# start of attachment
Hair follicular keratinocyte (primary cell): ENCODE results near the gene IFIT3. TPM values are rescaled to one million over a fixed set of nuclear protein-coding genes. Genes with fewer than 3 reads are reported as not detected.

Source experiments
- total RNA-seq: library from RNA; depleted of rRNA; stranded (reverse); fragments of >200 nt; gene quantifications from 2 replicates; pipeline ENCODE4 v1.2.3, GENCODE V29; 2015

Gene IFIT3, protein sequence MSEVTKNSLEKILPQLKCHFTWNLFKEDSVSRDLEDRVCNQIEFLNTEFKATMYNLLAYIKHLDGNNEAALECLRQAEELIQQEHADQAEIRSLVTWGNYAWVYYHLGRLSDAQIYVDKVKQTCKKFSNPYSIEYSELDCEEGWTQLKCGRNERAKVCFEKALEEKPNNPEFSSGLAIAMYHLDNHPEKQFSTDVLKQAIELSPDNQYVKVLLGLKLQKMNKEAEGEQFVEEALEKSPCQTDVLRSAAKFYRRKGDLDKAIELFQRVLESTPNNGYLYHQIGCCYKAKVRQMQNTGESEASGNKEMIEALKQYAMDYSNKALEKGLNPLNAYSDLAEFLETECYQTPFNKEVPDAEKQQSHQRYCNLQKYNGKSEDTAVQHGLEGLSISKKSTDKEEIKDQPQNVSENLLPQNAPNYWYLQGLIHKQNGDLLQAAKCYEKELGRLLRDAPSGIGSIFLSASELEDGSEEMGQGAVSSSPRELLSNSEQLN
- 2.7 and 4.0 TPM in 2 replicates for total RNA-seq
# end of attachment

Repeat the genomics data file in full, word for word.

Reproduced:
Hair follicular keratinocyte (primary cell): ENCODE results near the gene IFIT3. TPM values are rescaled to one million over a fixed set of nuclear protein-coding genes. Genes with fewer than 3 reads are reported as not detected.

Source experiments
- total RNA-seq: library from RNA; depleted of rRNA; stranded (reverse); fragments of >200 nt; gene quantifications from 2 replicates; pipeline ENCODE4 v1.2.3, GENCODE V29; 2015

Gene IFIT3, protein sequence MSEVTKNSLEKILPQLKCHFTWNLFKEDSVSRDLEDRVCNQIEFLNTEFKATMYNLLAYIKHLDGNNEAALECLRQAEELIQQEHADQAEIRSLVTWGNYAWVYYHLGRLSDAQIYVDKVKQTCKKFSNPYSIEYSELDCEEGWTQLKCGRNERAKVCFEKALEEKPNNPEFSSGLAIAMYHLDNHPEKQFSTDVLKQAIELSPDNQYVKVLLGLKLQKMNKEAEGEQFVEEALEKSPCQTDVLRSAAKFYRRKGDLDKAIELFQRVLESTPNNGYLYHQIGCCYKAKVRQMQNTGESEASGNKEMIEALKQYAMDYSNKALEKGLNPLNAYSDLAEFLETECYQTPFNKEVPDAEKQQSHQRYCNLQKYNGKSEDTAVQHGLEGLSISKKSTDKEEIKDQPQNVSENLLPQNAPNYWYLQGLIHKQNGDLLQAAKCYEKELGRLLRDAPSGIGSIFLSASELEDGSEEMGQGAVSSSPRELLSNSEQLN
- 2.7 and 4.0 TPM in 2 replicates for total RNA-seq